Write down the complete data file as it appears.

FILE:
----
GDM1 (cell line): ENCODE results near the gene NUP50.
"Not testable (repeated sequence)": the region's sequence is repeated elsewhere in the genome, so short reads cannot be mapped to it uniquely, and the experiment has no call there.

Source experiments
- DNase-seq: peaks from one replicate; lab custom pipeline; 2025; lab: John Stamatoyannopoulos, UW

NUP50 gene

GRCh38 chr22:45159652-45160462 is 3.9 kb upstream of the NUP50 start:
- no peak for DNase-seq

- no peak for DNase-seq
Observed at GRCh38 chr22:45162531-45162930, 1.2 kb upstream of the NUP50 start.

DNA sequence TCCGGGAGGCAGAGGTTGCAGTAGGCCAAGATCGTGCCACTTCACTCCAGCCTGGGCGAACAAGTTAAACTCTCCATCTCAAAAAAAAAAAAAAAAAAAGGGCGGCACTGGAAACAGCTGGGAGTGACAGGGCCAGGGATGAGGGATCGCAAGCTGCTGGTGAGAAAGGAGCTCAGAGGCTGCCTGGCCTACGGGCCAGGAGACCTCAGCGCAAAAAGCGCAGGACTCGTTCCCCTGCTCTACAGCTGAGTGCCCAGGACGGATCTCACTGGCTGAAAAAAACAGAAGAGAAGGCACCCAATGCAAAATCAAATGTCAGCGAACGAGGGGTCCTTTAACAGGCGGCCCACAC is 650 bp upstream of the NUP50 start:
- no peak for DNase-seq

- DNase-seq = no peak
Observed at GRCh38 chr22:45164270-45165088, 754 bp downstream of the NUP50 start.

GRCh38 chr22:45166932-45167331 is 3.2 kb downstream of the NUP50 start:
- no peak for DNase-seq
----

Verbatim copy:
GDM1 (cell line): ENCODE results near the gene NUP50.
"Not testable (repeated sequence)": the region's sequence is repeated elsewhere in the genome, so short reads cannot be mapped to it uniquely, and the experiment has no call there.

Source experiments
- DNase-seq: peaks from one replicate; lab custom pipeline; 2025; lab: John Stamatoyannopoulos, UW

NUP50 gene

GRCh38 chr22:45159652-45160462 is 3.9 kb upstream of the NUP50 start:
- no peak for DNase-seq

- no peak for DNase-seq
Observed at GRCh38 chr22:45162531-45162930, 1.2 kb upstream of the NUP50 start.

DNA sequence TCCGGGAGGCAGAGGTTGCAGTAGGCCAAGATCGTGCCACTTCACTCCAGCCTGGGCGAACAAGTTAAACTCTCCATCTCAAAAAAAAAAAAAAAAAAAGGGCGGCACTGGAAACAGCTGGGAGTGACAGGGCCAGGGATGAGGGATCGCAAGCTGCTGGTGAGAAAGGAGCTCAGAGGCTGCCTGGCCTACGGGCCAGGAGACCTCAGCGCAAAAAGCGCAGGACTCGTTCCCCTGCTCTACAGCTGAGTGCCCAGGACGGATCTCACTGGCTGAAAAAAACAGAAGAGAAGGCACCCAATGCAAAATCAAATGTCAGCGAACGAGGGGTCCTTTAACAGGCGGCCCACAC is 650 bp upstream of the NUP50 start:
- no peak for DNase-seq

- DNase-seq = no peak
Observed at GRCh38 chr22:45164270-45165088, 754 bp downstream of the NUP50 start.

GRCh38 chr22:45166932-45167331 is 3.2 kb downstream of the NUP50 start:
- no peak for DNase-seq